One local death has been reported as linked to the West Nile Virus. Now there is an effort to get the mosquito population under control here at home. News 3's Sandra Gonzalez joins us live from the news room with more information on what is being done.
LAS VEGAS (KSNV & MyNews3) -- Officials continue attacking mosquito growth in Clark County, by setting more traps and pouring mosquito fish into stagnant washes. This follows yesterday’s announcement of 5 total West Nile cases in Southern Nevada, including a 75 year old woman who contracted the disease last month. She has since died.
The Southern Nevada Health District says even mosquitoes have been found positive for West Nile in the North West part of the region, all people in the valley should be cautious about being bitten by mosquitoes.
“It is all across the valley so no matter where you are, where you live in the valley it is possible to be exposed so we want to emphasize that everyone should take precautions,” said Devin Barrett of the Southern Nevada Health District.
Donna Bayne was upset to learn about the woman who died. She says she is close to that age and in lives in the zip code where West Nile was discovered. That’s why she’s being careful to avoid being outside during mosquito feeding times.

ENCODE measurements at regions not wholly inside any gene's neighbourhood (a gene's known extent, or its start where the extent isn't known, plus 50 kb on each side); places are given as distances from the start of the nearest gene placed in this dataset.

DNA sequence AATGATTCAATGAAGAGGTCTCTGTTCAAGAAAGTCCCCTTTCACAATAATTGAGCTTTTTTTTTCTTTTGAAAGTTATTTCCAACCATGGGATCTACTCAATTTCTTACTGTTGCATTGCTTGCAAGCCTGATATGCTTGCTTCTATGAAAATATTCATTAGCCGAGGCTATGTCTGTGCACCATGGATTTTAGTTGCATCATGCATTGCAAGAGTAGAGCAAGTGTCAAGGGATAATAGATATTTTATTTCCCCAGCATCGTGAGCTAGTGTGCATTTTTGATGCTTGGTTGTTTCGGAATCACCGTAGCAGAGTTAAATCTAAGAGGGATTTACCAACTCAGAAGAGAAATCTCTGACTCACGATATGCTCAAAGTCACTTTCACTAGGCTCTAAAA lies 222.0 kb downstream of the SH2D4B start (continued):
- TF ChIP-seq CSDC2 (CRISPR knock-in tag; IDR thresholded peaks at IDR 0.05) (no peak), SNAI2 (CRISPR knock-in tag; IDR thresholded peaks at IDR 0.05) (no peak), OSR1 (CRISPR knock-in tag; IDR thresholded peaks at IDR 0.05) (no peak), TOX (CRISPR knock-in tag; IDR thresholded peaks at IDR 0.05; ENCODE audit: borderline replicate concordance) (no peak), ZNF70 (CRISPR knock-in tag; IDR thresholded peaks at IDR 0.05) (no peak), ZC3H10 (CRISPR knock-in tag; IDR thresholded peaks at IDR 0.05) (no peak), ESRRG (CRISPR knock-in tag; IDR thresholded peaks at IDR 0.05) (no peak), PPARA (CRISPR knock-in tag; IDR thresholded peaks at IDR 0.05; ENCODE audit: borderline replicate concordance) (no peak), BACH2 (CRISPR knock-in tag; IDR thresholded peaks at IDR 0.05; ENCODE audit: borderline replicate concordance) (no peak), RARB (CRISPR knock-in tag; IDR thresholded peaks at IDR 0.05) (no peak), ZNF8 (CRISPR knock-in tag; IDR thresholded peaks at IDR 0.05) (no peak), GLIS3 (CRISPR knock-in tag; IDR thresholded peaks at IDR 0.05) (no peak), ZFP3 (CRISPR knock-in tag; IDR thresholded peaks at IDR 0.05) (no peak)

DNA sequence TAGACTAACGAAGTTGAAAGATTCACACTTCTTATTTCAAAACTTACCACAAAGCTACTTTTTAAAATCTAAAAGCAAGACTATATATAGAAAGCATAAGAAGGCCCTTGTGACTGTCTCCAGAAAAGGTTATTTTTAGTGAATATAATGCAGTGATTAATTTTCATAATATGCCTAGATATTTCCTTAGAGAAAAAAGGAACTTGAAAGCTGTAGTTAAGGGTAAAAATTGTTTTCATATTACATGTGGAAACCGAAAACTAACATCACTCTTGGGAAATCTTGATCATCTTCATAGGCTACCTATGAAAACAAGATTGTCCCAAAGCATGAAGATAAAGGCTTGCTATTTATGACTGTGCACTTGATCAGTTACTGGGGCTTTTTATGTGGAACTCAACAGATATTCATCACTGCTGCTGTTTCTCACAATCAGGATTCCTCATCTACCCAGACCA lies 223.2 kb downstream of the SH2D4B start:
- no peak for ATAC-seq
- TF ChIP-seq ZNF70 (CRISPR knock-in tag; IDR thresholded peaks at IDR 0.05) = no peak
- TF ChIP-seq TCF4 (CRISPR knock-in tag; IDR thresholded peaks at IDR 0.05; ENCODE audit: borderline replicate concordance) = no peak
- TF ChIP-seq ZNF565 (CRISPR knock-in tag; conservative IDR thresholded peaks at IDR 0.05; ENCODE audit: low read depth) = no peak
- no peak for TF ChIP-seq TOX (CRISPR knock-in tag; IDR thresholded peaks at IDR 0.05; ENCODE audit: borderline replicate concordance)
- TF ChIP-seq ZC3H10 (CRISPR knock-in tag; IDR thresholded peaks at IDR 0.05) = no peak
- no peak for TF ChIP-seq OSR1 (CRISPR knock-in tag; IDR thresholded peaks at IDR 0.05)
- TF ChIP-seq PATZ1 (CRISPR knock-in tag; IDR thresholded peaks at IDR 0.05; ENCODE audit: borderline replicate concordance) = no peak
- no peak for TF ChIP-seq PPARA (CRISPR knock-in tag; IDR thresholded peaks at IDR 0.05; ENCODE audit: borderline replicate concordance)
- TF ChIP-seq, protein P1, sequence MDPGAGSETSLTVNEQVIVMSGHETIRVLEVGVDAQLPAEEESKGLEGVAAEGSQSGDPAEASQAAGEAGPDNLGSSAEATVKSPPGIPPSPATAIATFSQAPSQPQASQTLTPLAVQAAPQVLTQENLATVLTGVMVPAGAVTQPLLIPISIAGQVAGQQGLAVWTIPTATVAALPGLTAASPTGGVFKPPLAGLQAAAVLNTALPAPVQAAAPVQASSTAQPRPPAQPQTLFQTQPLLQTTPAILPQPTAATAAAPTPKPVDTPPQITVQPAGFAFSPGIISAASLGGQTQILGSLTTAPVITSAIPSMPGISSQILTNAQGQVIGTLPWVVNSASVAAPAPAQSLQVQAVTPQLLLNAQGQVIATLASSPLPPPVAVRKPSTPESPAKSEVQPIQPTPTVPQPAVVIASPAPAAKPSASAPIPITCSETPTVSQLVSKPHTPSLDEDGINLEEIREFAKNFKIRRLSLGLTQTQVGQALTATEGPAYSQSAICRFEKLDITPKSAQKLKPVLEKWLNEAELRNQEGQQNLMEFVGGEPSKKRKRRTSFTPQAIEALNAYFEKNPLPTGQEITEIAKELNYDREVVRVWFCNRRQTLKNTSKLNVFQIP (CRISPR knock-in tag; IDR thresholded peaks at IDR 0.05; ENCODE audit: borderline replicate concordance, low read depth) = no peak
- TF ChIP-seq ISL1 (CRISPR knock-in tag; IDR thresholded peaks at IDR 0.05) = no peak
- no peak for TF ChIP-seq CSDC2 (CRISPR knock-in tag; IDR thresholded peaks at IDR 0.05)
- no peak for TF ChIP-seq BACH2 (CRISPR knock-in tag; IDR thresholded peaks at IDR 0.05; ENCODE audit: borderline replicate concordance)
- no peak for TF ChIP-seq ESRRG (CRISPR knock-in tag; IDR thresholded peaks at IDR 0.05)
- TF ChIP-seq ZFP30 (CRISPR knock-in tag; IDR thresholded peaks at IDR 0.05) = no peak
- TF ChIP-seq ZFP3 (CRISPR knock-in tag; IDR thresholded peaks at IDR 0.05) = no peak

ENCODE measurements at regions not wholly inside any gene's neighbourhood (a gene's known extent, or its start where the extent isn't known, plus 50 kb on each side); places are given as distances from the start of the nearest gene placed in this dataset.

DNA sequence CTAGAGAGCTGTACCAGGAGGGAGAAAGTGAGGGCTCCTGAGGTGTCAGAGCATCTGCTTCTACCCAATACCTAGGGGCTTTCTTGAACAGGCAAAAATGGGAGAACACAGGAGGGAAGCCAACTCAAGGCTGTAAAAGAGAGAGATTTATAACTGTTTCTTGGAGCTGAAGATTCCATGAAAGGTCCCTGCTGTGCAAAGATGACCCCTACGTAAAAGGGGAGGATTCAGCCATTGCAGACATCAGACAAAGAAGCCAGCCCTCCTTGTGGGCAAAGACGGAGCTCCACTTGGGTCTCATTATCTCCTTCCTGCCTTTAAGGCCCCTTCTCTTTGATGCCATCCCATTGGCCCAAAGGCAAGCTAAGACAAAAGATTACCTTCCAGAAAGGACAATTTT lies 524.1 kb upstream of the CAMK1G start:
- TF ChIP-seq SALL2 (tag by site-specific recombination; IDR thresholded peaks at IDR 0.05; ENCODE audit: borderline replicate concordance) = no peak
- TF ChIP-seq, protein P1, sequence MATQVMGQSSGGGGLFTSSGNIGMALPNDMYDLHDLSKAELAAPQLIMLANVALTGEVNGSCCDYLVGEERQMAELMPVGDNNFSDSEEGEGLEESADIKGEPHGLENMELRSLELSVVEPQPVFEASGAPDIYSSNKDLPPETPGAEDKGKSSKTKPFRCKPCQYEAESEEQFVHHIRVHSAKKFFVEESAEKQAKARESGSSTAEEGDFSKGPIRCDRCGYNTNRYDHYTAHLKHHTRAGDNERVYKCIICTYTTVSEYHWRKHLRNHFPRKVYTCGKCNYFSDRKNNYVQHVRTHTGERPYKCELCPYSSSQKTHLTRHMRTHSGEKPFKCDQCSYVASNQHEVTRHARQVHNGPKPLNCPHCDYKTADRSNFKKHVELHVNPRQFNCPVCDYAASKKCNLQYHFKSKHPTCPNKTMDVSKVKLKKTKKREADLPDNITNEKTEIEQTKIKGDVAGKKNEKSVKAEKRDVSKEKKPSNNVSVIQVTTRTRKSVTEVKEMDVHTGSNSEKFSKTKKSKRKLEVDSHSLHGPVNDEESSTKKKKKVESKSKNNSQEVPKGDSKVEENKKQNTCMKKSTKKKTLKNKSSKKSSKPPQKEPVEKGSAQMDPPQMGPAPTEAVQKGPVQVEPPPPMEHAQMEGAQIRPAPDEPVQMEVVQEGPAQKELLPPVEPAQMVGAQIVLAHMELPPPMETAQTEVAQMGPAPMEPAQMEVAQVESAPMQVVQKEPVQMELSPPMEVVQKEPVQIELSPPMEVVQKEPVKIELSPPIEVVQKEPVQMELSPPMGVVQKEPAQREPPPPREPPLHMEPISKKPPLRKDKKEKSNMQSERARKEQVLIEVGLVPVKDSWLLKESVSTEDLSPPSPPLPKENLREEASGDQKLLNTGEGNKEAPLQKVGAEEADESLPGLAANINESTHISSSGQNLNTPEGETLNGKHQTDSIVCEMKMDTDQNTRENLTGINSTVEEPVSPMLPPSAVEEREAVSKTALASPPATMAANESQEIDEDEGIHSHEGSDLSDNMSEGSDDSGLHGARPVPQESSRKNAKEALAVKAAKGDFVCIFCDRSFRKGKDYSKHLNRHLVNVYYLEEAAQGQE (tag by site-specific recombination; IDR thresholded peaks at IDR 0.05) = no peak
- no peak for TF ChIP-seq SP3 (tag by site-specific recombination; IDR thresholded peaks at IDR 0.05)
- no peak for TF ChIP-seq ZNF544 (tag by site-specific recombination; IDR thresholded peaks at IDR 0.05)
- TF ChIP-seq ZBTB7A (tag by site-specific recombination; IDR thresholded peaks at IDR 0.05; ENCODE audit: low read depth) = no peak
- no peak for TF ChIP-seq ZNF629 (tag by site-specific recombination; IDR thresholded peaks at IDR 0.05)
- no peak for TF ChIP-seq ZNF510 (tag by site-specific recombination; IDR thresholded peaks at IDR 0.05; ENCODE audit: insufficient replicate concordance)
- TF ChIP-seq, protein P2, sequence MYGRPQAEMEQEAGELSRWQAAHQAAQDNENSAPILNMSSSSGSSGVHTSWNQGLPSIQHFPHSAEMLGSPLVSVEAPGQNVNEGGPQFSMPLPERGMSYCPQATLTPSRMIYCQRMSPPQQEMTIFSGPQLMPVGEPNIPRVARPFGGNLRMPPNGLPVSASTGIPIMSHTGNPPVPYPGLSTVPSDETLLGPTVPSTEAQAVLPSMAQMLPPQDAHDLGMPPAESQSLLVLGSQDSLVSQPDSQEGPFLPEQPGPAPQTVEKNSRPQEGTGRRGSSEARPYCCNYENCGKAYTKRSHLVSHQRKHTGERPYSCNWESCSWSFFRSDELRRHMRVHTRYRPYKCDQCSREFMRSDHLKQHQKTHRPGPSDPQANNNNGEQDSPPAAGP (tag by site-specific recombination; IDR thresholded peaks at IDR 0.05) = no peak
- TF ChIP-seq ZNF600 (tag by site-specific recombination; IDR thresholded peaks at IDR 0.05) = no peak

“I mow my yard in the middle of the day when they're not out so much, not in the early evening or in the morning, so I try to keep away from them and stay in as much as possible,” Bayne said.
Other common sense prevention tips is making sure there are no buckets or containers of standing water around your property, and to wear insect repellant containing DEET especially if you are out during dawn or dusk.
Another tough issue with West Nile is sometimes it mimics flu symptoms, and tends to attack those over the age of 50 who tend to have weaker immune systems.
“The symptoms are very non-specific. common symptoms are fever, headache, what's called malaise, which means the general not feeling well , achy week kind of thing, so it's very non-specific,” Barrett said.
The Health District says by the time it reaches a serious level, that’s when doctors test for West Nile. Usually symptoms like meningitis surface.
Last year there were 16 cases of West Nile Virus in Nevada, 11 in Clark County. There is no cure for West Nile Virus.